Main image
11th March
2005

First Published in The New York Sun, March 11, 2005

By Andrew Wolf

There is a program now being produced for public television, a national primetime PBS documentary, “Schools That Work.” It will be reported by Hedrick Smith, a winner of the Pulitzer Prize. I am distressed by this, just as I am upset by a continuing series of programs produced by Channel 13 on the Department of Education’s Leadership Academy.
Why? Because these are not the works of journalism that the unsuspecting public thinks they are. Rather, these two television shows are a breed of infomercial, masquerading as real, objective news. The programs are paid for, in significant part, by foundations that fund and promote the educational ideas being advanced.

The fact that a program appears on public television gives the impression that what is being aired is accurate and unbiased.While many of us have become skeptical about bias in public broadcasting, the public retains its confidence in the integrity of what they see on PBS.
The Hedrick Smith program is a case in point.The “documentary” will, according to the Eli Broad Foundation, “highlight school districts and models of reform that have demonstrated success at improving student achievement and narrowing achievement gaps, including Houston, San Diego and the former District 2 in New York City.”
The Broad Foundation is not just a leading funding source for the program, but it is also the moving force behind much of the pedagogy and programs used in those districts.The Broad Foundation, via the “public” television system and using the public airwaves, will try to justify its own ideas, even in the face of reams of contradictory evidence.
The educational initiatives of the Broad Foundation are not just controversial. They have already been demonstrated to have failed in the very districts being highlighted. But the spin always belongs to those with the bucks.
The outrage over this “documentary” is palpable in San Diego, where angry parents, teachers, and taxpayers, have finally forced the resignation of Superintendent Alan Bersin, a Broad favorite, just before he would assuredly have been fired. Unlike New York, San Diego voters actually elect their school board. They have evaluated the results of the much-touted “Blueprint for Success” — the test results that are relatively flat and often lag behind those in the rest of the state, and the astronomical costs.
One would think that if a program is successful, it would be self-evident and result in automatic public affirmation. Certainly that was the case in 1997 here in New York. Mayor Giuliani was overwhelmingly re-elected due to his remarkable accomplishments in reducing crime and welfare expenditures.
But the San Diego blueprint was not a success.The pro-Bersin forces were propped up for years by campaign contributions emanating from the Broad Foundation and related interests. But even this interference was not enough to put Humpty back together again. First, budget woes led to the dismissal of Mr. Bersin’s deputy, the very familiar Anthony Alvarado, who had increased expenditures for “professional development” to $55 million a year from $1 million a year.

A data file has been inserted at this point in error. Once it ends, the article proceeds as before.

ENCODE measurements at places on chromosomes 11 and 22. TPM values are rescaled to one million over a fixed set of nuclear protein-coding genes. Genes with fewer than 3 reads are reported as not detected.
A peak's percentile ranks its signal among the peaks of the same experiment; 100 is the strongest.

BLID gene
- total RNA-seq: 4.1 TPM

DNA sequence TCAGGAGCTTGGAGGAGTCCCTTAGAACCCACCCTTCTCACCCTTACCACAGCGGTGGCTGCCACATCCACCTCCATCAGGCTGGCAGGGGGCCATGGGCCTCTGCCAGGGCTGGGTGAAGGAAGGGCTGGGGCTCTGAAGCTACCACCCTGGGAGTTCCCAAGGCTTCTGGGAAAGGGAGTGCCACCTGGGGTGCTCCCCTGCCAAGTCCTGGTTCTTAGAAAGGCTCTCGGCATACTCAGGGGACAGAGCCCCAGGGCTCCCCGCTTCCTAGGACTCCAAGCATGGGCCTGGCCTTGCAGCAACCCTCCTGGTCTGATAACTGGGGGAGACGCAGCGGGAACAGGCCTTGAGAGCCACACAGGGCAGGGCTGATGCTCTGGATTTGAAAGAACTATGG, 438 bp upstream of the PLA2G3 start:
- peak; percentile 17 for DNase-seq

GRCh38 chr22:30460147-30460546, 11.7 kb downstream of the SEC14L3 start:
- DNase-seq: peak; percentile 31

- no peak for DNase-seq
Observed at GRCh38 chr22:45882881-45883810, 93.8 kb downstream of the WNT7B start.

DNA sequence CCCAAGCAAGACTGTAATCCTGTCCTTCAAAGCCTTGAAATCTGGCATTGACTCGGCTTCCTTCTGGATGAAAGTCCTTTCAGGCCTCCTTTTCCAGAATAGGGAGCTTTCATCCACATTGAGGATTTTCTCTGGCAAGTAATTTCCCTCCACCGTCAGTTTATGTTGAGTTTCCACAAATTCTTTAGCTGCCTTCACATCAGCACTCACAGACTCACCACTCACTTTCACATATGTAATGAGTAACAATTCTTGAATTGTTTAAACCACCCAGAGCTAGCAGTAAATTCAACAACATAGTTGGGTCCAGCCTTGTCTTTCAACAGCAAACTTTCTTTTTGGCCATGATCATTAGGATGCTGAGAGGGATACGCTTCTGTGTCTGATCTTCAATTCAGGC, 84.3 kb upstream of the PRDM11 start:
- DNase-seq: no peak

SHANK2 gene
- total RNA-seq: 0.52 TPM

Last year, voters rejected the Broad Foundation-subsidized, pro-Bersin school board candidates, and the former prosecutor decided to resign before his contract expired. A model for success?
What goes on in San Diego is of great interest to us here in New York. The mayor’s Children First initiative, and restructuring is an almost exact duplicate of the failed San Diego “Blueprint.” So a television “documentary” that continues to hype the failed program as worthy of emulating, influences the public discourse here in Gotham. And we should not forget that Chancellor Klein turned to the Broad Foundation to fund his Children First agenda.
The use of Houston in Mr. Smith’s program is similarly troublesome. Enormous gains there have been called into question by serious charges of manipulation of test scores and dropout rates. These allegations forced the resignation of the superintendent there, and may have contributed to the replacement of former Houston superintendent Rod Paige as secretary of education in the president’s Cabinet.
I have often written of the mythology surrounding Manhattan’s District 2, led for so many years by the aforementioned Mr.Alvarado. The gains made there during the 1990s have been used as justification for the curriculum now imposed across the city. But earlier attempts to replicate the District 2 “success” in districts with large numbers of minority and economically deprived students, most notably in District 10 in the Bronx, were dismal failures.
The Hedrick Smith “documentary,” financed by the Broad Foundation, is unlikely to reflect the reality of this failure. Will Mr. Smith highlight the one great success in the New York schools, the now-dismantled Chancellor’s District? Fat chance. The back-to-basics approach that worked so well in these schools, the lowest performing in the city, runs counter to the Broad Foundation’s progressive education philosophy. Make no mistake about it.This is nothing more than an infomercial for the Broad Foundation.
And it is not the only one.“New YorkVoices,” produced locally by Channel 13, has been running a series of programs focusing on the Department of Education’s privately-funded Leadership Academy, to train new principals. The leading funder of the Leadership Academy is the Wallace-Readers Digest Foundation.
So why was I not surprised to see that the television show so enthusiastically touting this controversial new program was underwritten by — the Wallace Readers Digest Foundation? Public television needs to be fair and balanced. But it should also be unbought. Underwriters of programs that purport to be news should not have a vested interest in the subject of the show.

© 2005 The New York Sun, One, SL, LLC. All rights reserved.

Leave a Reply